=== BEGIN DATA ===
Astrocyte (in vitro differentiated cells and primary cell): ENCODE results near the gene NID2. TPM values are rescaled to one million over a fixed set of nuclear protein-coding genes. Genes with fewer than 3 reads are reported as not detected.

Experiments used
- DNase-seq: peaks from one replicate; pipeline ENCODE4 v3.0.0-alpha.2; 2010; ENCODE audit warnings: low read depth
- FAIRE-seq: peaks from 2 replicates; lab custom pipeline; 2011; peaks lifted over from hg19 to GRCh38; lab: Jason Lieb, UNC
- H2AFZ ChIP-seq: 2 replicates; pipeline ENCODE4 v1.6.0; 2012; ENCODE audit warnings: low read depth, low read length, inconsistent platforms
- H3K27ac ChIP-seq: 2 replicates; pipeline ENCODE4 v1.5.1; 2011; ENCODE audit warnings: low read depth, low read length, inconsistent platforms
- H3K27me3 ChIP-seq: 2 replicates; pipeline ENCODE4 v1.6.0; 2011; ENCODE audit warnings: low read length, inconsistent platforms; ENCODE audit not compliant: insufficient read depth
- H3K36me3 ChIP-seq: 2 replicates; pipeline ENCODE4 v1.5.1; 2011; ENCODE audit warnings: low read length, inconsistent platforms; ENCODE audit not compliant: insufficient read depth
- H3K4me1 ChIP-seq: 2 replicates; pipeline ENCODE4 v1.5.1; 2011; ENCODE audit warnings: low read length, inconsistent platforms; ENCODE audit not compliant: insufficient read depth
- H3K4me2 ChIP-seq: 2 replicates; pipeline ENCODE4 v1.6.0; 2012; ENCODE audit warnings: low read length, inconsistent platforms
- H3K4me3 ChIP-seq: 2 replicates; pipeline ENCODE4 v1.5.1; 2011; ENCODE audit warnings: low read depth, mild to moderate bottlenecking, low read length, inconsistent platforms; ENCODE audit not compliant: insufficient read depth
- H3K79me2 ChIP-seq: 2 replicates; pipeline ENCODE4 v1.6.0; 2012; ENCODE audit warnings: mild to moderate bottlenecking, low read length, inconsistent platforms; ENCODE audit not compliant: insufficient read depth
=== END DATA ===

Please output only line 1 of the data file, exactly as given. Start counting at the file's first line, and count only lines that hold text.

Astrocyte (in vitro differentiated cells and primary cell): ENCODE results near the gene NID2. TPM values are rescaled to one million over a fixed set of nuclear protein-coding genes. Genes with fewer than 3 reads are reported as not detected.